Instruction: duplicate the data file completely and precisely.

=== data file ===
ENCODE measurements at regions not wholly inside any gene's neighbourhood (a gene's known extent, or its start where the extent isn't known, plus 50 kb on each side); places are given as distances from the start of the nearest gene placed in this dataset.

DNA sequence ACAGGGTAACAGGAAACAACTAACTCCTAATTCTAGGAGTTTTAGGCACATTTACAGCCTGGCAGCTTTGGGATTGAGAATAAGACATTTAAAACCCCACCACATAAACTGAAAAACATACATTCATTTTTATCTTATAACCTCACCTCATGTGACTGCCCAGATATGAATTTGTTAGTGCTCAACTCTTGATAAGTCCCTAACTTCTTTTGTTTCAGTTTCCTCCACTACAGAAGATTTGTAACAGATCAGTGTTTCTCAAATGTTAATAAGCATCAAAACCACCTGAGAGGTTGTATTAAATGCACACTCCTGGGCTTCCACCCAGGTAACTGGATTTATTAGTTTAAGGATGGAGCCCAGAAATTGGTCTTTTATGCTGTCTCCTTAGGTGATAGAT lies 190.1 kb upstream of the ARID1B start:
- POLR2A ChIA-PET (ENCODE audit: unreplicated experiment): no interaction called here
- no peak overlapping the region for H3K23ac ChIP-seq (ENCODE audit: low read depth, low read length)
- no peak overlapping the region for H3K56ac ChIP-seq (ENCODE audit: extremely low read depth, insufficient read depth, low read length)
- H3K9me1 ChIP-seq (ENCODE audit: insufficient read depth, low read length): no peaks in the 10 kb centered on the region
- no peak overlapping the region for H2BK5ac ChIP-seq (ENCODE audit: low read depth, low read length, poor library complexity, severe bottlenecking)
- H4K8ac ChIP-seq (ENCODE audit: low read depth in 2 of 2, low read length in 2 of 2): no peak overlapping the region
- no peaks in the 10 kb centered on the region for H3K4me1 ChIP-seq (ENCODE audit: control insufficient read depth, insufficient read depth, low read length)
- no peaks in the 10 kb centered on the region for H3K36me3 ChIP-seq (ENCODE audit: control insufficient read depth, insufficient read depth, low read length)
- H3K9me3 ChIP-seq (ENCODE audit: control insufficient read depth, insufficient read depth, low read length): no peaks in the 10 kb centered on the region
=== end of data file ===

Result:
ENCODE measurements at regions not wholly inside any gene's neighbourhood (a gene's known extent, or its start where the extent isn't known, plus 50 kb on each side); places are given as distances from the start of the nearest gene placed in this dataset.

DNA sequence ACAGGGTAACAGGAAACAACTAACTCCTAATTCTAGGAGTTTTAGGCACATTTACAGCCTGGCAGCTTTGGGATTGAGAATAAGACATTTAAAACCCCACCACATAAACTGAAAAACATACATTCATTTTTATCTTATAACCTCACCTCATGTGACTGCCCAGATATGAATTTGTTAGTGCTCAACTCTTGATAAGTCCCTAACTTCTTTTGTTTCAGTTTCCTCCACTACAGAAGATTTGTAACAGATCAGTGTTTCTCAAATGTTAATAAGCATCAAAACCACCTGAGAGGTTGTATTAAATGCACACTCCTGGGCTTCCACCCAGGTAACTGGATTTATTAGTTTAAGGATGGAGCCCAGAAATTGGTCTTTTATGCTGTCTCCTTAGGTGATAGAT lies 190.1 kb upstream of the ARID1B start:
- POLR2A ChIA-PET (ENCODE audit: unreplicated experiment): no interaction called here
- no peak overlapping the region for H3K23ac ChIP-seq (ENCODE audit: low read depth, low read length)
- no peak overlapping the region for H3K56ac ChIP-seq (ENCODE audit: extremely low read depth, insufficient read depth, low read length)
- H3K9me1 ChIP-seq (ENCODE audit: insufficient read depth, low read length): no peaks in the 10 kb centered on the region
- no peak overlapping the region for H2BK5ac ChIP-seq (ENCODE audit: low read depth, low read length, poor library complexity, severe bottlenecking)
- H4K8ac ChIP-seq (ENCODE audit: low read depth in 2 of 2, low read length in 2 of 2): no peak overlapping the region
- no peaks in the 10 kb centered on the region for H3K4me1 ChIP-seq (ENCODE audit: control insufficient read depth, insufficient read depth, low read length)
- no peaks in the 10 kb centered on the region for H3K36me3 ChIP-seq (ENCODE audit: control insufficient read depth, insufficient read depth, low read length)
- H3K9me3 ChIP-seq (ENCODE audit: control insufficient read depth, insufficient read depth, low read length): no peaks in the 10 kb centered on the region